Hydrogen Breath Test (cont.)
William C. Shiel Jr., MD, FACP, FACR
Dr. Shiel received a Bachelor of Science degree with honors from the University of Notre Dame. There he was involved in research in radiation biology and received the Huisking Scholarship. After graduating from St. Louis University School of Medicine, he completed his Internal Medicine residency and Rheumatology fellowship at the University of California, Irvine. He is board-certified in Internal Medicine and Rheumatology.
In this Article
- What is the hydrogen breath test?
- When is hydrogen breath testing used?
- How does hydrogen breath testing work?
- How is hydrogen breath testing performed?
- How are the results of hydrogen breath testing interpreted?
- What are the limitations of hydrogen breath testing?
- Are there other ways in which hydrogen breath testing can be used?
- What are the side effects of hydrogen breath testing?
- What are the alternatives to hydrogen breath testing?
- Find a local Gastroenterologist in your town
Are there other ways in which hydrogen breath testing can be used?
Antibiotics are used for treating bacterial overgrowth of the small bowel; however, any one antibiotic may be effective at eliminating the overgrowing bacteria only 50%-60% of the time. Therefore, if symptoms do not disappear in an individual following treatment with antibiotics, it may be useful to repeat the breath test to determine if the antibiotics have eliminated the bacteria. If not, a different antibiotic or non-antibiotic treatment can be tried.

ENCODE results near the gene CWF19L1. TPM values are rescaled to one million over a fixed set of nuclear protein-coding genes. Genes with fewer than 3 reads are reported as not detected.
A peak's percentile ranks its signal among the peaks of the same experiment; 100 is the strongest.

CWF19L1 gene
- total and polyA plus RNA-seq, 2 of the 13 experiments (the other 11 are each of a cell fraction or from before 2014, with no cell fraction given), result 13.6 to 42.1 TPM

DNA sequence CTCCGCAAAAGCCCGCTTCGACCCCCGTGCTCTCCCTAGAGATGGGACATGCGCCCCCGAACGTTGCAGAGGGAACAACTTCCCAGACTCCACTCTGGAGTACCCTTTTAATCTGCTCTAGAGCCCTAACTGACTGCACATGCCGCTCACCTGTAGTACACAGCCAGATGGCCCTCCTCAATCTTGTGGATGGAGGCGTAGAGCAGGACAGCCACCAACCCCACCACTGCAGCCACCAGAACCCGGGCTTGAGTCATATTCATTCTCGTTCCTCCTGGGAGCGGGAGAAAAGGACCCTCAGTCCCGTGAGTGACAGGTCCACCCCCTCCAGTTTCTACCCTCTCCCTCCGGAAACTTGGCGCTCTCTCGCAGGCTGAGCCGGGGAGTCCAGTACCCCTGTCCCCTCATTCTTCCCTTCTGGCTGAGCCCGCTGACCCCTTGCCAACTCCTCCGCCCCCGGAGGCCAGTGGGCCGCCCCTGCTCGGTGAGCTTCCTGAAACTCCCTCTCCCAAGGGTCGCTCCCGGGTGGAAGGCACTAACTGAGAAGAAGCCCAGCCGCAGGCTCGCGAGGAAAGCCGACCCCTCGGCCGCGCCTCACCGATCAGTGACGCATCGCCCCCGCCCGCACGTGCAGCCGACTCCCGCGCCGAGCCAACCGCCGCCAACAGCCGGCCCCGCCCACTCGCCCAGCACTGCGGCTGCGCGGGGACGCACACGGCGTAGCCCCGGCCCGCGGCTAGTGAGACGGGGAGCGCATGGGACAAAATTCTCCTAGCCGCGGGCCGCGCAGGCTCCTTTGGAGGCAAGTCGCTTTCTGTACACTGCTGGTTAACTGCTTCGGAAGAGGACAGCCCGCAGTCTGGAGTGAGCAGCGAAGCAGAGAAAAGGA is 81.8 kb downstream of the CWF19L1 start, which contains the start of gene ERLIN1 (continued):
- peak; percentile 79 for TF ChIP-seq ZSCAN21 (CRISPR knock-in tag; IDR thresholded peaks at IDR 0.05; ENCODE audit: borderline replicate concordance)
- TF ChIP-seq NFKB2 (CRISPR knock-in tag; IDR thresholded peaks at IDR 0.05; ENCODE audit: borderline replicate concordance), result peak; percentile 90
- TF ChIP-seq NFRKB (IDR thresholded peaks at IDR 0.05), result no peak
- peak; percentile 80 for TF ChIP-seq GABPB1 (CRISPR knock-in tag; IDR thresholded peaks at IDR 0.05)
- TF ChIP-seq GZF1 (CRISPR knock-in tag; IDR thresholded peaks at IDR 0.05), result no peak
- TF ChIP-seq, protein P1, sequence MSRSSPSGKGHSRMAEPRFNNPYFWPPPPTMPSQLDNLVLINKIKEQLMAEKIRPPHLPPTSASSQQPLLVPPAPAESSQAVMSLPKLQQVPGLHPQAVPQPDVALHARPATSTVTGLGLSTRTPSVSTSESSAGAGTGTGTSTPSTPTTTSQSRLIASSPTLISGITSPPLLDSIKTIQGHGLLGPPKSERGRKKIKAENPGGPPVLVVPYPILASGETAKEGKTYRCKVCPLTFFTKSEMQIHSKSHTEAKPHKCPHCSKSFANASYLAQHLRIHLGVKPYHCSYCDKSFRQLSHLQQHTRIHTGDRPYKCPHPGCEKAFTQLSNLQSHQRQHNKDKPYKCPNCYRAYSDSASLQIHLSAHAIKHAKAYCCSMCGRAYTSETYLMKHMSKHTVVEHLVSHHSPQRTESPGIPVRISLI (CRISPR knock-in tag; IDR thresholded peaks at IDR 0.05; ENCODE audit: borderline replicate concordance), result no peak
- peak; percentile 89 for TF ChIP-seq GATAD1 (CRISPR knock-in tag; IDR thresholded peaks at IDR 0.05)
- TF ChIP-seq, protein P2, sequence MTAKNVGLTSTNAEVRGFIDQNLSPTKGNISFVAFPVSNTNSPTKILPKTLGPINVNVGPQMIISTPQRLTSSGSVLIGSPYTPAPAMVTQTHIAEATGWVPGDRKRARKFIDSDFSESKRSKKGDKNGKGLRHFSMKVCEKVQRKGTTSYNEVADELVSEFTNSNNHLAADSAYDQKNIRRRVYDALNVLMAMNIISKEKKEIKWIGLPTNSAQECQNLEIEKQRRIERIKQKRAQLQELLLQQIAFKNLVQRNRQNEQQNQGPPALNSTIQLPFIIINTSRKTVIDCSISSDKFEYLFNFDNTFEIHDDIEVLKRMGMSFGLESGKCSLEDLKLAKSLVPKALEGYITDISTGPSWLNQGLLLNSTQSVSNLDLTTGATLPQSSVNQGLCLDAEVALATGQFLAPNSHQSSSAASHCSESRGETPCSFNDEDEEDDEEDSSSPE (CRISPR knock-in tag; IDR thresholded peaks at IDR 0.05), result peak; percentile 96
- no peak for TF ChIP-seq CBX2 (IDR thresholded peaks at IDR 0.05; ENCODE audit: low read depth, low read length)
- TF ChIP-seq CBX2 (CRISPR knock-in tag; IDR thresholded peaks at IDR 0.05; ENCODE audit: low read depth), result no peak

What are the side effects of hydrogen breath testing?
The side effects of hydrogen breath testing are exactly what one would expect to see in individuals who poorly digest and absorb sugars and carbohydrates, for example, bloating, distention, pain, and diarrhea. When lactulose is used these symptoms are unlikely to occur or are mild because the dose of lactulose used for testing is small.
What are the alternatives to hydrogen breath testing?
For diagnosing lactose intolerance, an alternative procedure to breath testing requires blood samples to be taken after the ingestion of lactose. If the digestion and absorption of lactose is normal, the levels of glucose in the blood should rise. The elevation of blood glucose occurs because the lactose is broken down into its two component sugars, galactose and glucose, as it is absorbed into the blood. A second alternative is to give a dose of lactose (or other dietary sugar) and observe an individual for symptoms. If the individual is intolerant, bloating, distention, pain, flatulence, and diarrhea are likely to occur. A third alternative is a trial of a diet in which the potentially-offending sugar is strictly eliminated. All of these alternatives, however, have limitations and problems.
Bacterial overgrowth can be diagnosed by culturing (growing) the bacteria from a sample of fluid from the small intestine and counting the numbers of colonic bacteria that are present. This procedure requires a tube to be passed through the nose, throat, esophagus and stomach under X-ray guidance so that fluid can be obtained from the small intestine. It is an uncomfortable and expensive procedure, and most laboratories are not able to accurately culture the samples. Hence, this test is not performed routinely.
Medically reviewed by Avrom Simon, MD; Board Certified Preventative Medicine with Subspecialty in Occupational Medicine
"Use and abuse of hydrogen breath tests"
National Institutes of Health
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